Dawes v. G.L. Mezzetta, Inc.
OPINION AND ORDER: the Plaintiff's Motion to Remand DE 4 is DENIED. Signed by Judge Karen K. Caldwell on 11/14/2011. (RCB)cc: COR
UNITED STATES DISTRICT COURT
EASTERN DISTRICT OF KENTUCKY
G.L. MEZZETTA, INC.,
CIVIL ACTION NO. 7:11-144
OPINION AND ORDER
This matter is before the Court on the Plaintiff's Motion to Remand [DE 4]. For
the following reasons, the Court will deny the motion.
The Plaintiff originally filed this action in Magoffin Circuit Court alleging that he
bought and consumed a portion of a food product produced by the Defendant called
Mezzetta Italian Mix Giardiniera. The Plaintiff alleges that, after consuming the product,
he suffered severe and permanent injuries because, unbeknownst to him, several pieces of
clear broken glass were located in the glass jar container. He asserts a negligence claim
against the Defendant and seeks compensatory damages, including damages for pain and
suffering and lost wages, and punitive damages.
In his Complaint, the Plaintiff alleged that he seeks damages of less than $75,000.
However, while the action was still pending in state court, the Defendant served the
Plaintiff Requests for Admissions asking the Plaintiff to admit that he would seek
damages in excess of $75,000 at the trial of this matter. The Plaintiff never responded to
the Request for Admissions and, thus, the request was deemed admitted under Kentucky
and federal law. See Ky. R. Civ. P. 36.01(2); Fed. R. Civ. P. 36(a)(3).
The Defendant then removed the matter to this Court asserting that the amount in
controversy exceeds $75,000 as required for federal diversity jurisdiction under 28
U.S.C. § 1332. There is no dispute that the parties are citizens of different states.
The Plaintiff moves to remand stating that he stipulates that his request for
damages is less than $75,000. The Defendant states that it will not oppose the motion to
remand on two conditions. First, the Plaintiff must agree that he will not, at any time,
amend his pleading or otherwise make a demand in state court for damages exceeding
$75,000. Second, this Court must order that the Defendant can again remove the matter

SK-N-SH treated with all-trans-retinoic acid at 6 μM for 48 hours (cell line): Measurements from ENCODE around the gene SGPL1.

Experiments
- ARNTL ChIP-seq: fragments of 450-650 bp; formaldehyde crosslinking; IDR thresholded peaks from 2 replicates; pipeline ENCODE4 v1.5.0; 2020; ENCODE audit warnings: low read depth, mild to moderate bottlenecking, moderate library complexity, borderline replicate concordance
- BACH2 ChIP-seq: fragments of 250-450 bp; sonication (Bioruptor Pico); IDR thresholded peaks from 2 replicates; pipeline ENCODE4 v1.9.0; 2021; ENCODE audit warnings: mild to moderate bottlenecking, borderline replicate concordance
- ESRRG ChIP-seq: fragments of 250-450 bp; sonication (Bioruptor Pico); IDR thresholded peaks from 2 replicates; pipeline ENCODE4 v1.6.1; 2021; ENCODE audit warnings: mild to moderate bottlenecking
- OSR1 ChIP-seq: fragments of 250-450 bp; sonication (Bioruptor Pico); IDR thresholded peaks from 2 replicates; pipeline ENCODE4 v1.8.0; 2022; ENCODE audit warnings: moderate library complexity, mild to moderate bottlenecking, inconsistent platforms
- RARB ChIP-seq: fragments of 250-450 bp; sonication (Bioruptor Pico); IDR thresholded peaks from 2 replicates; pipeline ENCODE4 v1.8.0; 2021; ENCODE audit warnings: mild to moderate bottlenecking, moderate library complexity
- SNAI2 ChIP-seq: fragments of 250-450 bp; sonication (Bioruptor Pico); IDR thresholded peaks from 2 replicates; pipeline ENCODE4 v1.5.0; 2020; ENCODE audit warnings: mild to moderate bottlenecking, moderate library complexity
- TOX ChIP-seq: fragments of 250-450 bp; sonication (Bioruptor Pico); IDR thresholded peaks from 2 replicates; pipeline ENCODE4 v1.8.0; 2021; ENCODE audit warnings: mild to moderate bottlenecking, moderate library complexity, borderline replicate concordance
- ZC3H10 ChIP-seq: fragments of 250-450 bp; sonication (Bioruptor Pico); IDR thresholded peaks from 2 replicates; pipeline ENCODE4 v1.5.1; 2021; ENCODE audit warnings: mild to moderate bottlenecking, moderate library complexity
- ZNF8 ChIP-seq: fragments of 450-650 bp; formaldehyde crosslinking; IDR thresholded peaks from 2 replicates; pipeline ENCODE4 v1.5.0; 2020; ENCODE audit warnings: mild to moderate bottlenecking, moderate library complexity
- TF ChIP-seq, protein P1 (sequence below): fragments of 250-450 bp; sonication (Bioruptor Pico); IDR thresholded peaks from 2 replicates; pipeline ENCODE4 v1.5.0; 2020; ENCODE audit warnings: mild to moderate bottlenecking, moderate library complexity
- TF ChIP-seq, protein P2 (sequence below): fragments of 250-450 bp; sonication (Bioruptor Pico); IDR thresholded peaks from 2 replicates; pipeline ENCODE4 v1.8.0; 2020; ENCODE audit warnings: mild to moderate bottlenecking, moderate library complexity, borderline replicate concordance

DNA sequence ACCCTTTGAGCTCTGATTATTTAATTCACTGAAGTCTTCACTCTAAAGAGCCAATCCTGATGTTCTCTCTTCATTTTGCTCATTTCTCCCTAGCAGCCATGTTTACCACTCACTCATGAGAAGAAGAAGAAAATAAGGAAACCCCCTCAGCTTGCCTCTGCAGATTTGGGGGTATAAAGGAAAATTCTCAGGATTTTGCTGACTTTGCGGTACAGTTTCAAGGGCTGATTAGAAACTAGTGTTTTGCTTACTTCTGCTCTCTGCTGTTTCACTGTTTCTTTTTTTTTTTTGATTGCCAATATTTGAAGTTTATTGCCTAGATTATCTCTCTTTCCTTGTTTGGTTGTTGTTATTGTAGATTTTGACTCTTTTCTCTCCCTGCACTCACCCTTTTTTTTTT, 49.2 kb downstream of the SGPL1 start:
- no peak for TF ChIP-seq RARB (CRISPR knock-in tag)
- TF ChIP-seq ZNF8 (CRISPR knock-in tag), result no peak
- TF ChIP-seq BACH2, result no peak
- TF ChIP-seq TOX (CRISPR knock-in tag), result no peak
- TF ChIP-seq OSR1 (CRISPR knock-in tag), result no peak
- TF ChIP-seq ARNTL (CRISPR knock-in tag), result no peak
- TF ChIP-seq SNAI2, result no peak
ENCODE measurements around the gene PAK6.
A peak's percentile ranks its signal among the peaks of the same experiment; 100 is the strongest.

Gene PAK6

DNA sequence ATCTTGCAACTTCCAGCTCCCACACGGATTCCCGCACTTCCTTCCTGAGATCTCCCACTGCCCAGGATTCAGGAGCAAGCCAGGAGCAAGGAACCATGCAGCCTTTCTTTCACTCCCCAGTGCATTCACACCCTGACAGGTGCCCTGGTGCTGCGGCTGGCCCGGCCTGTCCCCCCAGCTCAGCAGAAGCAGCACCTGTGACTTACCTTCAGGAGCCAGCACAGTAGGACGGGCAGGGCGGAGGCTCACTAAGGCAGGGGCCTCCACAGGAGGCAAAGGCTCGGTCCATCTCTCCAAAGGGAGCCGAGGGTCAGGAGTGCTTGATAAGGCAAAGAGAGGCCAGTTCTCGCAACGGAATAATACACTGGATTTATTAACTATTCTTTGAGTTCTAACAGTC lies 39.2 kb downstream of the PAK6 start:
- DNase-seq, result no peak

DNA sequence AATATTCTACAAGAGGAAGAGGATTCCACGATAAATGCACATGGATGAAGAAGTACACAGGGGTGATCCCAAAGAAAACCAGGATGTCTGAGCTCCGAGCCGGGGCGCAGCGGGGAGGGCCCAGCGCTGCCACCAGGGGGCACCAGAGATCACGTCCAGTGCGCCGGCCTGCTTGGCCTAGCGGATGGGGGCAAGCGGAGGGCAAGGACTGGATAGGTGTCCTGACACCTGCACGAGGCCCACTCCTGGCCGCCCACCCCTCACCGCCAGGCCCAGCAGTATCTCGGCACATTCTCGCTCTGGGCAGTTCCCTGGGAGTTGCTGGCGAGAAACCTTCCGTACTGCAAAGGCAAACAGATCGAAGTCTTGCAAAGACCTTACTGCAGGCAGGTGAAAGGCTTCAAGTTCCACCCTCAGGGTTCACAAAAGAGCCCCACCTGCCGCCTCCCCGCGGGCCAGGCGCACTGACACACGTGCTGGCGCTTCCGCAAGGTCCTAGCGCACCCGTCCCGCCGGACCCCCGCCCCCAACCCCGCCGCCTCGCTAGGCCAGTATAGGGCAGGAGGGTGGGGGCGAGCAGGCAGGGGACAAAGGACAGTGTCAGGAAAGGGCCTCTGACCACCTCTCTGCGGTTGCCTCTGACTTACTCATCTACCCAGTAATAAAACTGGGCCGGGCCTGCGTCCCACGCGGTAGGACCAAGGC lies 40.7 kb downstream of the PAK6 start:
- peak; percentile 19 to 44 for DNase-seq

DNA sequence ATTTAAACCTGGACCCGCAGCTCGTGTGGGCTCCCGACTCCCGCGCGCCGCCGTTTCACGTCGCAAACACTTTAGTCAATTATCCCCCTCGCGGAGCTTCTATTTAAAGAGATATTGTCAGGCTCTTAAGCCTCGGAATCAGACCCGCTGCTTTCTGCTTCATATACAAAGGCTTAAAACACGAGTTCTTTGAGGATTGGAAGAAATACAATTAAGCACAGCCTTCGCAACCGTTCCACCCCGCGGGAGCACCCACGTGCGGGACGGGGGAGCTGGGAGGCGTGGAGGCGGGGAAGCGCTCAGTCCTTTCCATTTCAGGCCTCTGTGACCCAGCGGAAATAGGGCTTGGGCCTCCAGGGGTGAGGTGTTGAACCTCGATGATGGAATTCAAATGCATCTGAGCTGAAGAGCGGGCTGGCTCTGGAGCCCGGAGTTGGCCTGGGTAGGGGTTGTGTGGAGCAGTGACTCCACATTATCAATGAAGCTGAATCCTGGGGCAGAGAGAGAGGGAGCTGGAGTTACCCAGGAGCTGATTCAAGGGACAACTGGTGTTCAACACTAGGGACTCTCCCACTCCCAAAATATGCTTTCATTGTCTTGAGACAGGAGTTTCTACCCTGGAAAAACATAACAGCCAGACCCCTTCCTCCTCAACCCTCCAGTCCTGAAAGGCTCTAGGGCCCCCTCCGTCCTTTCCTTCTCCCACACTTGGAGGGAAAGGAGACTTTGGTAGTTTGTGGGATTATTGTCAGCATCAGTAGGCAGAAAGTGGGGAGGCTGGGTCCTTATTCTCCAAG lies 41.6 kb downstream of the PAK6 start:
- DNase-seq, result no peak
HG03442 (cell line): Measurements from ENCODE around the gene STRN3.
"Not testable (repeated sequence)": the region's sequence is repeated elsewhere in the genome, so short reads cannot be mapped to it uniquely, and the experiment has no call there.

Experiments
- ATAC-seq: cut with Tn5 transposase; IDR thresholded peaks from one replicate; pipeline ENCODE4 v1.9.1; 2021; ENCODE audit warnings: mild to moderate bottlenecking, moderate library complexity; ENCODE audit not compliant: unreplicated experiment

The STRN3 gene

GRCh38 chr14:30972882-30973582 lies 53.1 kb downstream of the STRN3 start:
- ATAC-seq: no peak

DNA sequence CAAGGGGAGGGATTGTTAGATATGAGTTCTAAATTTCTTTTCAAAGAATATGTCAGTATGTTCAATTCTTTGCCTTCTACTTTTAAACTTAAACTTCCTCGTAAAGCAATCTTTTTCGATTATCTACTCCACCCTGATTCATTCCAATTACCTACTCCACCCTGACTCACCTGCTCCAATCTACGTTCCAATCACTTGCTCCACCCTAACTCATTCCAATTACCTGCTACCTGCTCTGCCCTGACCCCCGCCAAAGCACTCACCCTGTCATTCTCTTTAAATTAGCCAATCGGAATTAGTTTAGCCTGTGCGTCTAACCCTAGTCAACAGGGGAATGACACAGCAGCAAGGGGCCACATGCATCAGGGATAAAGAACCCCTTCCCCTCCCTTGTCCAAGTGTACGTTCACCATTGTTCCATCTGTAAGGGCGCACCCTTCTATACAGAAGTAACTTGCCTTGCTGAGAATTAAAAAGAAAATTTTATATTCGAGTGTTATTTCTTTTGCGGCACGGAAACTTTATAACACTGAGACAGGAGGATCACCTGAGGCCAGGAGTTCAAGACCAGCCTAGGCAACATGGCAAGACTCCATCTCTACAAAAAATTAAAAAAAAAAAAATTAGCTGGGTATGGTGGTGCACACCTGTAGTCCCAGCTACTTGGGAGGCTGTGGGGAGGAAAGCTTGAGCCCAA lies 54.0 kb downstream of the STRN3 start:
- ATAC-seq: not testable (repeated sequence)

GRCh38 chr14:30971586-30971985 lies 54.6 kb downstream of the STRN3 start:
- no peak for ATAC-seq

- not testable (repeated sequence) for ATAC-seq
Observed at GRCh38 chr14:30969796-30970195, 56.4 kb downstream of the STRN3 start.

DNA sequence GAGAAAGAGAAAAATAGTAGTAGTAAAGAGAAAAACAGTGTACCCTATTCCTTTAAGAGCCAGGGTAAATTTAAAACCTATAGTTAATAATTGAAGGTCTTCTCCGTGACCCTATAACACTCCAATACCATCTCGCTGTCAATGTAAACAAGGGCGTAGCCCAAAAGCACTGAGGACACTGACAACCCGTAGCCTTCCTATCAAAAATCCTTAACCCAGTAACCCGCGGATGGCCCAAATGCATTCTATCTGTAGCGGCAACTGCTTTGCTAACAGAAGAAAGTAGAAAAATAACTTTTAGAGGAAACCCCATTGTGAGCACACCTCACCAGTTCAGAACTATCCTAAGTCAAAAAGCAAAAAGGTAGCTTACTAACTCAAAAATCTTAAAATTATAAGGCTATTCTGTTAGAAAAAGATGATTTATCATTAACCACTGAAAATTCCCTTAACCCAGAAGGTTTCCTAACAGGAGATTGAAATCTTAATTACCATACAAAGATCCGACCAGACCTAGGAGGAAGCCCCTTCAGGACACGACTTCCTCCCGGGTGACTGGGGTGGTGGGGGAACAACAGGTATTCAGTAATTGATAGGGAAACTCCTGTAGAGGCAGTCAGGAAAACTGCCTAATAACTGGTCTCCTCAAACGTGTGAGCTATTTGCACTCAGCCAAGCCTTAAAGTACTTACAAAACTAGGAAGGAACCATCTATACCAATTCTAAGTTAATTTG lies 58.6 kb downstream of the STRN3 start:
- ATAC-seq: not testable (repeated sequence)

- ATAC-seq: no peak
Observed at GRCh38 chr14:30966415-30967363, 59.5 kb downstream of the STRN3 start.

from state court if the Plaintiff ever seeks damages exceeding $75,000 in the state court
action. There is no evidence in the record that the Plaintiff has agreed to the Defendant's
The defendant removing a case from state to federal court has the burden of
establishing the diversity jurisdiction requirements of an original federal court action.
Ahearn v. Charter Township of Bloomfield, 100 F.3d 451, 453-54 (6th Cir. 1996). In
determining the appropriateness of remand, a court must consider whether federal
jurisdiction existed at the time the removing party filed the notice of removal. Id. at 453.
In Gafford v. General Electric Company, 997 F.2d 150 (6th Cir. 1993), the Court held the
burden is on the party seeking removal to show that it is Amore likely than not@ that the
plaintiff=s claims meet the amount in controversy requirement. Id. at 158; Rogers v. WalMart Stores, Inc., 230 F.3d 868, 871 (6th Cir. 2000).
The Defendant has met this burden. Under Kentucky and federal law, the Plaintiff
is deemed to have admitted that the amount in controversy exceeds $75,000. While the
Plaintiff's lawyer asserts that the Plaintiff stipulates that "his request for damages is less
than the total amount of $75,000," the Plaintiff does not stipulate that he will never seek
or accept damages greater than $75,000 in the state court action.
Accordingly, the Court hereby ORDERS that the Plaintiff's Motion to Remand
[DE 4] is DENIED.
Dated this 14th day of November, 2011.
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